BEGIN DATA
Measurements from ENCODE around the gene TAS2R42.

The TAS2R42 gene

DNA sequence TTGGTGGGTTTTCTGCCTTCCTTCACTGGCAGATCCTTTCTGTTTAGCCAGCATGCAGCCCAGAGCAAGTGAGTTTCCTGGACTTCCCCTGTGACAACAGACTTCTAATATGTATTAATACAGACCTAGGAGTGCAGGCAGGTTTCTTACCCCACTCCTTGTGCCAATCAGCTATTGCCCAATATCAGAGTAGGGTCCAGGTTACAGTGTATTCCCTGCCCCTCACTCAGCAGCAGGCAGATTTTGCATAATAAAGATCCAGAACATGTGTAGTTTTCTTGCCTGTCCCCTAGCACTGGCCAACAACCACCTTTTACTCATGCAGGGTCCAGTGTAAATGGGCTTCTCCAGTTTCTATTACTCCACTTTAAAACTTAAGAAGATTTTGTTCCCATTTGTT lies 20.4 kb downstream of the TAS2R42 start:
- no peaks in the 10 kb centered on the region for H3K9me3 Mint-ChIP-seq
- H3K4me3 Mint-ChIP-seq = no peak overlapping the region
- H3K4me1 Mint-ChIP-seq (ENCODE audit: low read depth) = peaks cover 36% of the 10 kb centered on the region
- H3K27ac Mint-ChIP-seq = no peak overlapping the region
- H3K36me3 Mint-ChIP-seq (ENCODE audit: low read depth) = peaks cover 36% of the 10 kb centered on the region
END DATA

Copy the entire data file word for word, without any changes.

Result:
Measurements from ENCODE around the gene TAS2R42.

The TAS2R42 gene

DNA sequence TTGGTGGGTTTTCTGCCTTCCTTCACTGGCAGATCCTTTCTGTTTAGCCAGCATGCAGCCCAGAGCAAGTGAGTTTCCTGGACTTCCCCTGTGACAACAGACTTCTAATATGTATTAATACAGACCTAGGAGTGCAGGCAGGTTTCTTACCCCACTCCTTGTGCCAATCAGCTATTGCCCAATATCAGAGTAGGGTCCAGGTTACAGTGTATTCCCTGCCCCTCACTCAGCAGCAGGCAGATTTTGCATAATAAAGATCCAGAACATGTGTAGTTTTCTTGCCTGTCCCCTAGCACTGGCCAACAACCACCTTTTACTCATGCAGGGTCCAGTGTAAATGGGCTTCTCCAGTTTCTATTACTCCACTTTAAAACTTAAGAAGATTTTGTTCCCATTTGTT lies 20.4 kb downstream of the TAS2R42 start:
- no peaks in the 10 kb centered on the region for H3K9me3 Mint-ChIP-seq
- H3K4me3 Mint-ChIP-seq = no peak overlapping the region
- H3K4me1 Mint-ChIP-seq (ENCODE audit: low read depth) = peaks cover 36% of the 10 kb centered on the region
- H3K27ac Mint-ChIP-seq = no peak overlapping the region
- H3K36me3 Mint-ChIP-seq (ENCODE audit: low read depth) = peaks cover 36% of the 10 kb centered on the region